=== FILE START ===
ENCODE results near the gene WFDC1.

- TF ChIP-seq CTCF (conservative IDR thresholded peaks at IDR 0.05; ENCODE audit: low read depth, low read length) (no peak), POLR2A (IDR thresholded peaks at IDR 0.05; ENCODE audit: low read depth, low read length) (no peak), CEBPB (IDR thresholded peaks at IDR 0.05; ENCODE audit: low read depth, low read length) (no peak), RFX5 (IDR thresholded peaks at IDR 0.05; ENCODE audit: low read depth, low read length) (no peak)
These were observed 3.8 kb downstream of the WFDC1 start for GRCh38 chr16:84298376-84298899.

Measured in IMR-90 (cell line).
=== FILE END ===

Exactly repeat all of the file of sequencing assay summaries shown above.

ENCODE results near the gene WFDC1.

- TF ChIP-seq CTCF (conservative IDR thresholded peaks at IDR 0.05; ENCODE audit: low read depth, low read length) (no peak), POLR2A (IDR thresholded peaks at IDR 0.05; ENCODE audit: low read depth, low read length) (no peak), CEBPB (IDR thresholded peaks at IDR 0.05; ENCODE audit: low read depth, low read length) (no peak), RFX5 (IDR thresholded peaks at IDR 0.05; ENCODE audit: low read depth, low read length) (no peak)
These were observed 3.8 kb downstream of the WFDC1 start for GRCh38 chr16:84298376-84298899.

Measured in IMR-90 (cell line).